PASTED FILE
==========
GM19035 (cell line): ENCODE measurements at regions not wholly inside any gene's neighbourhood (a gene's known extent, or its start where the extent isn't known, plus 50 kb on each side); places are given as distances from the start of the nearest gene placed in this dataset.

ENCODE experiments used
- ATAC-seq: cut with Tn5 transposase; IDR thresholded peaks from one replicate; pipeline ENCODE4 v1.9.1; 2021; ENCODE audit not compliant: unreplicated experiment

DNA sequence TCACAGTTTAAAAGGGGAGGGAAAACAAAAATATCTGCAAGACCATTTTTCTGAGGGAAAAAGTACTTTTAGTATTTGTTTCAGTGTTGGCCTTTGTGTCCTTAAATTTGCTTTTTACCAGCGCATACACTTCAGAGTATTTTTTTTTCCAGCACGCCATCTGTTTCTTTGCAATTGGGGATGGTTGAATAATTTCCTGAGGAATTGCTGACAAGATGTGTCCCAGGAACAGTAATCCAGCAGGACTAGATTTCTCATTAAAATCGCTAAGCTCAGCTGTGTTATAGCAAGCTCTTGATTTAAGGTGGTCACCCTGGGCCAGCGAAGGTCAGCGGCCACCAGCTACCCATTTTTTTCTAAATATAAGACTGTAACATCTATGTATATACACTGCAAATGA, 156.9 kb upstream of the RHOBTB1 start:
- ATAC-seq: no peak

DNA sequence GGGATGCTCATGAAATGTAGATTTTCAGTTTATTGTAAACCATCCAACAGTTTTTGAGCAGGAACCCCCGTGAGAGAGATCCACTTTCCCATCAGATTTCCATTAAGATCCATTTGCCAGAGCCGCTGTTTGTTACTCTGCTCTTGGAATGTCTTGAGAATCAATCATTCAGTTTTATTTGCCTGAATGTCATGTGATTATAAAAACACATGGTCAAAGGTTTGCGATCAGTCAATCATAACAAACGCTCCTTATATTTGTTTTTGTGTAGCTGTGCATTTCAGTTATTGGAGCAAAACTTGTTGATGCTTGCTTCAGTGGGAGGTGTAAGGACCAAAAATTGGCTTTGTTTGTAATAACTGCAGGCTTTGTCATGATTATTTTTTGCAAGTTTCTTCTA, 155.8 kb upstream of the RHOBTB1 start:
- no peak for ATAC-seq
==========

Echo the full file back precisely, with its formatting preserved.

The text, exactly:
GM19035 (cell line): ENCODE measurements at regions not wholly inside any gene's neighbourhood (a gene's known extent, or its start where the extent isn't known, plus 50 kb on each side); places are given as distances from the start of the nearest gene placed in this dataset.

ENCODE experiments used
- ATAC-seq: cut with Tn5 transposase; IDR thresholded peaks from one replicate; pipeline ENCODE4 v1.9.1; 2021; ENCODE audit not compliant: unreplicated experiment

DNA sequence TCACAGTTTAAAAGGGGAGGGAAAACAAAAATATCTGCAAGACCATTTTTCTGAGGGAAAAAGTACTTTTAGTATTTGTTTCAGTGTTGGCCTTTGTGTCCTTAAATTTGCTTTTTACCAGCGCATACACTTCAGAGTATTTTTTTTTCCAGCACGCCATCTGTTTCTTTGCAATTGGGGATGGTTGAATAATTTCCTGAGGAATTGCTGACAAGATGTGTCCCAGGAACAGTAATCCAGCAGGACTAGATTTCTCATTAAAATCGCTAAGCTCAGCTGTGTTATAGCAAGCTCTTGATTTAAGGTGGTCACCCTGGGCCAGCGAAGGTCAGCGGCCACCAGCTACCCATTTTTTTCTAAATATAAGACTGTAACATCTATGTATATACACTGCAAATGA, 156.9 kb upstream of the RHOBTB1 start:
- ATAC-seq: no peak

DNA sequence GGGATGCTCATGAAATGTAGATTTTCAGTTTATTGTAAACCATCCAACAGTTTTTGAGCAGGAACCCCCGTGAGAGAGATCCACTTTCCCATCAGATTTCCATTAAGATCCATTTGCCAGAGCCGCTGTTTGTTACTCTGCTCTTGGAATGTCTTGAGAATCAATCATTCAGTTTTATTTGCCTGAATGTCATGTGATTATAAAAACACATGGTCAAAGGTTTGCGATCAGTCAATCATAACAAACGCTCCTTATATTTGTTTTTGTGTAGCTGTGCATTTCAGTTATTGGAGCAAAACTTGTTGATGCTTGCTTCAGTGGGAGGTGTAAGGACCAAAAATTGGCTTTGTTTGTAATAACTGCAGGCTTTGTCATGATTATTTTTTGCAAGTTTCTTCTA, 155.8 kb upstream of the RHOBTB1 start:
- no peak for ATAC-seq